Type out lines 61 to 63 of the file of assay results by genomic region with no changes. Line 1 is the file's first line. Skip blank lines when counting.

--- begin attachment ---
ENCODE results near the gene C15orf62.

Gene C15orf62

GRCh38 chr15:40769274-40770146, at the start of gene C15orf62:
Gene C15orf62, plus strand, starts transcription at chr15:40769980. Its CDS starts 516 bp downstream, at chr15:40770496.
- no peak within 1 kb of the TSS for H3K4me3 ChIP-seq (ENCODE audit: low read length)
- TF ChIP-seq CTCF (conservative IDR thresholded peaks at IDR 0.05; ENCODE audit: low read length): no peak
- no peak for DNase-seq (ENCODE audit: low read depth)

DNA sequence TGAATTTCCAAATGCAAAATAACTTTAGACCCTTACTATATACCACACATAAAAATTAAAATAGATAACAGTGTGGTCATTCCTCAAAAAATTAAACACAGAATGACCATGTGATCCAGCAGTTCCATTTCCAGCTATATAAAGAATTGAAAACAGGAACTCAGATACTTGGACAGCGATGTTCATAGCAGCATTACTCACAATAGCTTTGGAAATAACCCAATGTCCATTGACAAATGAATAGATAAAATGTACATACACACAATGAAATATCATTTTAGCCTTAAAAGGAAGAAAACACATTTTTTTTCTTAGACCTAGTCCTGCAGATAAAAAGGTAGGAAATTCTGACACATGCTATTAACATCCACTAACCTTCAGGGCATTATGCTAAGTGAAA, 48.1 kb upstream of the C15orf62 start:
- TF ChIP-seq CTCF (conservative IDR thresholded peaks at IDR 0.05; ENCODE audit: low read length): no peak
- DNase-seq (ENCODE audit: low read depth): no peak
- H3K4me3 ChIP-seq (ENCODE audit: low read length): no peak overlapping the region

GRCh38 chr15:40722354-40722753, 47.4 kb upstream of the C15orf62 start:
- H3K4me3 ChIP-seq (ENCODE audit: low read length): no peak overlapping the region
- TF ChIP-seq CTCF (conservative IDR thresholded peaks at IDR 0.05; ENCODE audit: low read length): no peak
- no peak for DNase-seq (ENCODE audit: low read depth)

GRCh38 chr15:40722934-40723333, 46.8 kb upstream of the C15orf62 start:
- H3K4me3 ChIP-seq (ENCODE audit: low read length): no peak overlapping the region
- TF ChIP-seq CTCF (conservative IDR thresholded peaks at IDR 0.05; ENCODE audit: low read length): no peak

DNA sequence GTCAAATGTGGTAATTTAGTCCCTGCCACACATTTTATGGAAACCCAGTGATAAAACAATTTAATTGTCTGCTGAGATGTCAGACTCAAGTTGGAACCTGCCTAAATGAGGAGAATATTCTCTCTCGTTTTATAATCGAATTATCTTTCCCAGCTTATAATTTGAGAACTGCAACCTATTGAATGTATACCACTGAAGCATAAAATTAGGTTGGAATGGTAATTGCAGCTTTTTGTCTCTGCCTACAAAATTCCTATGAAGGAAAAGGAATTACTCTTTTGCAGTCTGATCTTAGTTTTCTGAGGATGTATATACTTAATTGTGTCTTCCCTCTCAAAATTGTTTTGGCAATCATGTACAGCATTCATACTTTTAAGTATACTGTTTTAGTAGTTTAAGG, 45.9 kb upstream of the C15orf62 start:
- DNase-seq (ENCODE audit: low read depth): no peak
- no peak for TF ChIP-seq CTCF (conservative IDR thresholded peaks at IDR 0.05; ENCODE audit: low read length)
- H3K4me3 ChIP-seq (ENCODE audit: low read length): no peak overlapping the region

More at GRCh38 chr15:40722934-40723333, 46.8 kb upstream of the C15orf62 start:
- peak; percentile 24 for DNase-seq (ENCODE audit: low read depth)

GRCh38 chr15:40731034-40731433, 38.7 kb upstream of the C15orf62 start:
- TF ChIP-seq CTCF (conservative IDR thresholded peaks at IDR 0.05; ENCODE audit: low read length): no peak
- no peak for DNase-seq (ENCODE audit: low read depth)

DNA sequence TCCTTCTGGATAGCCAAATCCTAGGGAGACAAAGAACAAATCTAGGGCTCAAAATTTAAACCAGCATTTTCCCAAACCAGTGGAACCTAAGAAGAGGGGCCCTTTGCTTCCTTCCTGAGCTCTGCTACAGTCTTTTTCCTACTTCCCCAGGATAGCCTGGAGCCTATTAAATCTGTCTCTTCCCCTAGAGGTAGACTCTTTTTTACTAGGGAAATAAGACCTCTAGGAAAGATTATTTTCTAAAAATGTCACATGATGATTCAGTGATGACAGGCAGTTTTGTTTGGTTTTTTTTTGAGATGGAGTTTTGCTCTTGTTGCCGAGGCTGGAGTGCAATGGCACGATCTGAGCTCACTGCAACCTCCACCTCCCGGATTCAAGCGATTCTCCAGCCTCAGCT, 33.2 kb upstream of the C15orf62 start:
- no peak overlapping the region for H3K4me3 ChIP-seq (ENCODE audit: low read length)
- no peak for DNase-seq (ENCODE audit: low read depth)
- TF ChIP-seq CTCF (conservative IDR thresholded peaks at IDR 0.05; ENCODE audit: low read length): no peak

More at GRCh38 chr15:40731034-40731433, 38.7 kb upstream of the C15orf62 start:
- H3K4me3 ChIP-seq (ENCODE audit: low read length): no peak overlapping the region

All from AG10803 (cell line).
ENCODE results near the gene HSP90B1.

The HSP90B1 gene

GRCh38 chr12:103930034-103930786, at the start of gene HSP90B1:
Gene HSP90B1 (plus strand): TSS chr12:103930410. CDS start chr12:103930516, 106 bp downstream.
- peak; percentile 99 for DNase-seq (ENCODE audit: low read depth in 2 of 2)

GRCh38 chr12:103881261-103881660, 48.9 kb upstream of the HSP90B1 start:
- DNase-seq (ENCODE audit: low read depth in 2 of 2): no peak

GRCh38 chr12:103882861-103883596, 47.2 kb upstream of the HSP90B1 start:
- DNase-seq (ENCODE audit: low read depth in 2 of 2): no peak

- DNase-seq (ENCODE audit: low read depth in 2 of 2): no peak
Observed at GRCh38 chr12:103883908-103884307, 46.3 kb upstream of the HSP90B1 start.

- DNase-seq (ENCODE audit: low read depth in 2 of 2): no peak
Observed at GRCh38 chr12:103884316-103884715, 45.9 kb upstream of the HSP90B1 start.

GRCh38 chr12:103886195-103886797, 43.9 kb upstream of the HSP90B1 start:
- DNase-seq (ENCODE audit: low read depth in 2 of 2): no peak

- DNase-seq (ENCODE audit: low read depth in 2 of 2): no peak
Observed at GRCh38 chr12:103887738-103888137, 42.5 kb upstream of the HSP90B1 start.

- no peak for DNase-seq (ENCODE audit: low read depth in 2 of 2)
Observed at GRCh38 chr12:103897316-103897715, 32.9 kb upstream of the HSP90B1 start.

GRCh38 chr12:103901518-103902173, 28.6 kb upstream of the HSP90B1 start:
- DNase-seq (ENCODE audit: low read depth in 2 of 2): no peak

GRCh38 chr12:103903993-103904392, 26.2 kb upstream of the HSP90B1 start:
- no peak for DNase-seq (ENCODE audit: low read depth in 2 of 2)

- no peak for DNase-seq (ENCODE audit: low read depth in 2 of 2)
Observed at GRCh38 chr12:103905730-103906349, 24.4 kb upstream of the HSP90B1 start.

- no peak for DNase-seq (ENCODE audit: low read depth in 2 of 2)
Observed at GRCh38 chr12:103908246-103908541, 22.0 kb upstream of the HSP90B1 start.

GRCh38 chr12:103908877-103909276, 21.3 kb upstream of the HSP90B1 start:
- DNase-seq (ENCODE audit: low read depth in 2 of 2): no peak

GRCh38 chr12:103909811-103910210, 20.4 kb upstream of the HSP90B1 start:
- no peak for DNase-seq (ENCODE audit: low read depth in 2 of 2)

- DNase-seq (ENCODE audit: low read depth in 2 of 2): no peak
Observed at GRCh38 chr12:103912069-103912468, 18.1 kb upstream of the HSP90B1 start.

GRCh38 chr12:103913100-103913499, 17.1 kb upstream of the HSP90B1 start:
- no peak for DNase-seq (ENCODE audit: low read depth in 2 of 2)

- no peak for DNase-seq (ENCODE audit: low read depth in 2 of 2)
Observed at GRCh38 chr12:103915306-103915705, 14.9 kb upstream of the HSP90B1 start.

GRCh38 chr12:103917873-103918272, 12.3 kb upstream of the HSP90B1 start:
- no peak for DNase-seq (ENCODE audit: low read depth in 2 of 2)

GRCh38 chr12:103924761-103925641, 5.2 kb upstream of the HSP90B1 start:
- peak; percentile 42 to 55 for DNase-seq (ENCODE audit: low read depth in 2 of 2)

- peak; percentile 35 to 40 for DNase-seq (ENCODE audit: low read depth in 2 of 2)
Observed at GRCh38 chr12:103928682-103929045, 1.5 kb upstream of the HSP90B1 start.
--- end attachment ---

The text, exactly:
Observed at GRCh38 chr12:103908246-103908541, 22.0 kb upstream of the HSP90B1 start.

GRCh38 chr12:103908877-103909276, 21.3 kb upstream of the HSP90B1 start:
- DNase-seq (ENCODE audit: low read depth in 2 of 2): no peak